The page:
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Sports

Why Going to the World Cup Could End Badly for the Islamic Republic

October 25, 2022
Payam Younesipour
4 min read
Some in Iran’s football community believe the main reason for the support given by Gianni Infantino, FIFA’s president, to Mehdi Taj, President of the Football Federation Islamic Republic of Iran, is directly related to the next year’s FIFA elections
Some in Iran’s football community believe the main reason for the support given by Gianni Infantino, FIFA’s president, to Mehdi Taj, President of the Football Federation Islamic Republic of Iran, is directly related to the next year’s FIFA elections

UK Labour Party MP and former Foreign Office minister Chris Bryant has told Telegraph Sport that Iran should be thrown out of the 2022 FIFA World Cup. Speaking on October 17, Bryant, who chairs the All-Party Parliamentary Group on Russia, said any country found to have “provided military support” for Russian President Vladimir Putin’s invasion of Ukraine should be barred from participating in world sport, referring to military equipment including Shahed drones.

Iranian activists called on world soccer's governing body the following day to kick Iran out of the World Cup in Qatar in November and suspend the Iranian Football Federation in response to the Islamic Republic's brutality during recent anti-government protests. The activists said Iran’s brutality and violence toward its own people has reached a tipping point, and they demanded that FIFA firmly disassociate itself from this.

In the end, however, the International Football Federation did not include this request on its agenda.

Why is FIFA so unwilling to remove Iran from the upcoming World Cup due to start on November 20 in Qatar?

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Can the President of FIFA Decide on His Own What to do With Iran?

Some in Iran’s football community believe the main reason for the support given by Gianni Infantino, FIFA’s president, to Mehdi Taj, President of the Football Federation Islamic Republic of Iran, is directly related to the next year’s FIFA elections.

Taj, who has come to football from the Revolutionary Guards’ Intelligence Organization is also vice president of Asian Football Confederation (AFC). Before Infantino had even declared his candidacy, AFC announced its support for him on October 18. Since Iran spearheaded the formation of AFC in 2014, candidates for various FIFA offices have been eager to woo the heads of Iran’s Football Federation.

FIFA has closed its eyes to violations of its charter by the Islamic Republic and other issues during these years, including the banning of women from stadiums during football matches, extensive financial corruption by Taj, the systematic interference of politics in sports, and the federation’s cooperation with the regime in suppressing athletes.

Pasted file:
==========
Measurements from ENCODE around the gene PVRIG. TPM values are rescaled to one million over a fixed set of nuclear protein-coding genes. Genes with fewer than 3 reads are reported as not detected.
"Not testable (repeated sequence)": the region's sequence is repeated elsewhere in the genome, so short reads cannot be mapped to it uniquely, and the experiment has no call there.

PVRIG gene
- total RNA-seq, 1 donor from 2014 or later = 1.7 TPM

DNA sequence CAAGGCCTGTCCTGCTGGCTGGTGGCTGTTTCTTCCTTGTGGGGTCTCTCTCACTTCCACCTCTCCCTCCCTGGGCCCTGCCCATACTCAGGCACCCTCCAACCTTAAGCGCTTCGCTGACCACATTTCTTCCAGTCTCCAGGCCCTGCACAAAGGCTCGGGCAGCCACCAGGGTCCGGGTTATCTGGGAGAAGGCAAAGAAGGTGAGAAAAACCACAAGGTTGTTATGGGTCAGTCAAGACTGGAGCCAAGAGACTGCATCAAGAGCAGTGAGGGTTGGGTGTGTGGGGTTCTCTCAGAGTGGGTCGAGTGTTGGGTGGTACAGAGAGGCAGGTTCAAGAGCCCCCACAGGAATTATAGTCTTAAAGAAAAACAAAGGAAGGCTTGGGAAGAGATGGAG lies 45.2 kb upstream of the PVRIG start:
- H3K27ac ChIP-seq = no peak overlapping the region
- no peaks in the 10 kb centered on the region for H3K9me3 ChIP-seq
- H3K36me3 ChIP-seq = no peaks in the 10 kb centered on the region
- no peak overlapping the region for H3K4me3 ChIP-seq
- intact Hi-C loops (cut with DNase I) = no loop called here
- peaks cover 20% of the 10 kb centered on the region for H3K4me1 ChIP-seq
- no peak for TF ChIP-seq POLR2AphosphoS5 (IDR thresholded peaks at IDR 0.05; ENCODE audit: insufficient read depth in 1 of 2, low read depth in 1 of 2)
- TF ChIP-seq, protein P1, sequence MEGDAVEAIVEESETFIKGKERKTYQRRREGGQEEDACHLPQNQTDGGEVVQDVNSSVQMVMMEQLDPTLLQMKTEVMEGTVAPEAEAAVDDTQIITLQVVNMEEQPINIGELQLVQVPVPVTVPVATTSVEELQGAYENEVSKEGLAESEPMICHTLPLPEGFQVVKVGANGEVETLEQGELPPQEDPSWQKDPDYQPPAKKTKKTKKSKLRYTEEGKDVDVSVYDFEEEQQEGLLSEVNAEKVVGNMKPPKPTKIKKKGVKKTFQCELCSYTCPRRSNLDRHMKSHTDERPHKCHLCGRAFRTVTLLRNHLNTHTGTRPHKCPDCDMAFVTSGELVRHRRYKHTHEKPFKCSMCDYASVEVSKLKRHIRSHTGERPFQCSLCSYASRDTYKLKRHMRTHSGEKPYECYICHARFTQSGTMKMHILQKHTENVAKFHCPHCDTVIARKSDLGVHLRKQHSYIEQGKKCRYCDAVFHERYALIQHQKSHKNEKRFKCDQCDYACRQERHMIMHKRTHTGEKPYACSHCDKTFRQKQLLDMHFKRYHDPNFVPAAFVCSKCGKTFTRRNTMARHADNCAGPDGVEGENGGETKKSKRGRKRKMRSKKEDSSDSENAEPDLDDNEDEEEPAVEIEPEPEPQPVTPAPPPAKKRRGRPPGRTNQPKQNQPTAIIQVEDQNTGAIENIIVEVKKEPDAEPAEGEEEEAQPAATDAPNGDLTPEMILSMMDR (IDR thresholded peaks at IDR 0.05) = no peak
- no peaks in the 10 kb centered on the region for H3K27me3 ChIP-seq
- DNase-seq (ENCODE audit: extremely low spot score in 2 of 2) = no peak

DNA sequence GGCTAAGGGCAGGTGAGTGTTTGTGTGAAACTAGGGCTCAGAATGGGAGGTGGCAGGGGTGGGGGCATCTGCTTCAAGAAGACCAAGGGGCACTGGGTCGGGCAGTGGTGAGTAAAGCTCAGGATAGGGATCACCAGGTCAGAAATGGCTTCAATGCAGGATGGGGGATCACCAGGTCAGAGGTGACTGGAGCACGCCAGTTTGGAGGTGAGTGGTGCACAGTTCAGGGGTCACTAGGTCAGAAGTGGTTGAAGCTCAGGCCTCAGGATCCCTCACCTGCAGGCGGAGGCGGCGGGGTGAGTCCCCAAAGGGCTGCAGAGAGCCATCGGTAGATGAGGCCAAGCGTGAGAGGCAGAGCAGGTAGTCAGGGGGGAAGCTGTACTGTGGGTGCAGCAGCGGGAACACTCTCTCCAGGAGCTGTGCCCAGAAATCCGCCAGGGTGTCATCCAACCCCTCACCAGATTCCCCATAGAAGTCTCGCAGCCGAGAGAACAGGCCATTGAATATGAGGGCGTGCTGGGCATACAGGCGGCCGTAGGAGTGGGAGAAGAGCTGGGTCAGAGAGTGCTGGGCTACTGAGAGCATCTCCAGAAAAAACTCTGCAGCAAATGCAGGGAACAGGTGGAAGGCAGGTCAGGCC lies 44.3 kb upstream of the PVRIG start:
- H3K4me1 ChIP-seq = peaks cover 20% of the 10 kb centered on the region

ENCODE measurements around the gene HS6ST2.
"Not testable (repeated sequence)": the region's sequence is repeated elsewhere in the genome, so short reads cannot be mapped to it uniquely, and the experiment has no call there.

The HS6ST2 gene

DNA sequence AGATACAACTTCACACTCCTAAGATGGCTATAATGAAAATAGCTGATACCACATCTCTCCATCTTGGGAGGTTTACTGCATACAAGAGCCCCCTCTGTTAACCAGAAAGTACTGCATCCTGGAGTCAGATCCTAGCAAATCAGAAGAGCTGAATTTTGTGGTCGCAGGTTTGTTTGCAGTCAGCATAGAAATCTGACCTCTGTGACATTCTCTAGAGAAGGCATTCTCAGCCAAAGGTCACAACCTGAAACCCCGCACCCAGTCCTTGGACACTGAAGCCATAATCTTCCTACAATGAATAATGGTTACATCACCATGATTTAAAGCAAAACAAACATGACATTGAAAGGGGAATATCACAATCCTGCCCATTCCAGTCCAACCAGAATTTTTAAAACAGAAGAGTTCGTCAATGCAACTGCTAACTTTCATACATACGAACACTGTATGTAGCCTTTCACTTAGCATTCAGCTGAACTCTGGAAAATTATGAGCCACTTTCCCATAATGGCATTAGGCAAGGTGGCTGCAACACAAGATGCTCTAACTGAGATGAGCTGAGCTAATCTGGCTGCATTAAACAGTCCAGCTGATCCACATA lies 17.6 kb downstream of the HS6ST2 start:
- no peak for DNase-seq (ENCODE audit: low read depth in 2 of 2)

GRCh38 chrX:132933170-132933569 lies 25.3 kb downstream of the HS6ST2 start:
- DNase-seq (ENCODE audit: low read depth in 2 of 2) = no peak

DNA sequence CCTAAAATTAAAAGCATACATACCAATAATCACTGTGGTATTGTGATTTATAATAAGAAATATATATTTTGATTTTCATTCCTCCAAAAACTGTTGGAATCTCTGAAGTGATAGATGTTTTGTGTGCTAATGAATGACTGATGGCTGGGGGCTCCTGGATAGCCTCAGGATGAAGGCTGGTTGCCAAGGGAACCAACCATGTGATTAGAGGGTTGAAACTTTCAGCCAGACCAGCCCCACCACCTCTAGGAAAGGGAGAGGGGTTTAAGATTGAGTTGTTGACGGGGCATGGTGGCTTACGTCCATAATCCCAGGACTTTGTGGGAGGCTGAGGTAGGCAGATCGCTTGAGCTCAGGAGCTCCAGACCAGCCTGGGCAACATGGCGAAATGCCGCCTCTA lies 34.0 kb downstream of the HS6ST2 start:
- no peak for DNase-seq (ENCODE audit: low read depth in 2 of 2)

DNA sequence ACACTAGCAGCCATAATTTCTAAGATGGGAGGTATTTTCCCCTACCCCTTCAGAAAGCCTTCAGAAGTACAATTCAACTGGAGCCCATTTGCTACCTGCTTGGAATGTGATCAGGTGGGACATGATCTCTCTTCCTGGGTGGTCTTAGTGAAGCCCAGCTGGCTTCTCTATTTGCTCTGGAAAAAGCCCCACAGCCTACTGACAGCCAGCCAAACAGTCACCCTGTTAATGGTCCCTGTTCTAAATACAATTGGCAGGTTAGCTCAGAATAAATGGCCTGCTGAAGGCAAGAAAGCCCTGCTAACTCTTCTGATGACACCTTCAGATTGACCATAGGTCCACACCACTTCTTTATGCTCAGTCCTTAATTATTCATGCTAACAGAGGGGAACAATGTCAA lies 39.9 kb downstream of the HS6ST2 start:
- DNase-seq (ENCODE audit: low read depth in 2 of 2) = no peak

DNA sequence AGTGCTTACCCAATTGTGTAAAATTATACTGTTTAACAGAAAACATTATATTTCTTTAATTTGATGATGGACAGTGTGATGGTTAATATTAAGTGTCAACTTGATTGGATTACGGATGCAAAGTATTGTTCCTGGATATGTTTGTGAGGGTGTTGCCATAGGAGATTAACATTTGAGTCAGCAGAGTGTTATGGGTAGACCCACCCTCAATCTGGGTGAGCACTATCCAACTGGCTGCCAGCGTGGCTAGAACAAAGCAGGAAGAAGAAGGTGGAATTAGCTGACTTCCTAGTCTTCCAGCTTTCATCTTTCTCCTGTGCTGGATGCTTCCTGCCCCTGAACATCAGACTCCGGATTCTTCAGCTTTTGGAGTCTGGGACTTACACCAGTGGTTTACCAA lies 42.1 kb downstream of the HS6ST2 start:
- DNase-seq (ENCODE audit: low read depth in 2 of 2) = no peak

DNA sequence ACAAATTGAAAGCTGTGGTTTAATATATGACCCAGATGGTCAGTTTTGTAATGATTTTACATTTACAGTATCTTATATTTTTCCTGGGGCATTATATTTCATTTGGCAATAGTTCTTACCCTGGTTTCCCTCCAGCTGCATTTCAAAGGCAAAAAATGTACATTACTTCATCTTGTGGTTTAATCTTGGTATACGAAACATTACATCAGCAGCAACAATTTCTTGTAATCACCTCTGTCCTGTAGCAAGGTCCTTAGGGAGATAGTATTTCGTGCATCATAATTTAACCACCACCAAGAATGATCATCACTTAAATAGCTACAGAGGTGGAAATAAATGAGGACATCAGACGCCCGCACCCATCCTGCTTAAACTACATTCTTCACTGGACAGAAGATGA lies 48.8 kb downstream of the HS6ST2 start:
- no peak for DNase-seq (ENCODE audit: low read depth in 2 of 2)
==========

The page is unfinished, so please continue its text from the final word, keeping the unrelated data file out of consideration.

Infantino’s support for Taj in recent years is undeniable but it is not up to FIFA’s president alone to decide whether a team remains in international competitions or is kicked out - or whether a national football federation is suspended or not. The most he can do is convince other high-level officials to delay sending the case against a government or a federation to the FIFA Council, the main decision-making body of the organization in the intervals of FIFA Congress.

The Islamic Republic’s Response to Calls to Remove Iran from the World Cup

Iran’s Football Federation has not taken the threat that it might be barred from the 2022 World Cup very seriously. A few hours before the FIFA Council meeting on October 20, Taj announced that FIFA “has no plans to exclude Iran’s National Football Team.” The council had published its agenda on FIFA’s official website and there was no mention of eliminating Iran from the World Cup.

Media outlets affiliated with the regime did not pay much attention to the calls to bar Iran from the World Cup either. For example, the newspaper Kayhan, whose editor-in-chief is appointed by the office of the Supreme Leader, never mentioned these calls until FIFA Council’s agenda was published - and even then, only in passing.

If Iran’s national football team does go to the World Cup, the consequences could be serious.

Iran played two friendly games with Senegal and Uruguay in the Austrian town of St. Polten in late September, but Iranian state TV broadcasted the games without the background sound from the stadium, fearing that protesters would grasp the opportunity to chant slogans against the Islamic Republic.

The presence of Iran’s football team at the World Cup could turn this internationally popular event into a new opportunity for protesters against the Islamic Republic, both inside and outside stadiums.

FIFA previously allowed footballers at international games to enter the field with symbols of support for the LGBT+ community. Harry Kane, captain of the English national football team, has already announced that he will enter the field during World Cup competitions with a rainbow armband.

There can be no doubt that the Islamic Republic would pressure FIFA to rein in possible protests in Qatar, as it did during friendly games with Uruguay and Senegal in Austria. However, it is very unlikely that FIFA could suppress protests in the way the Iranian regime does within the country. This means by going to the World Cup, the Islamic Republic is likely to pay a high price in terms of its reputation.

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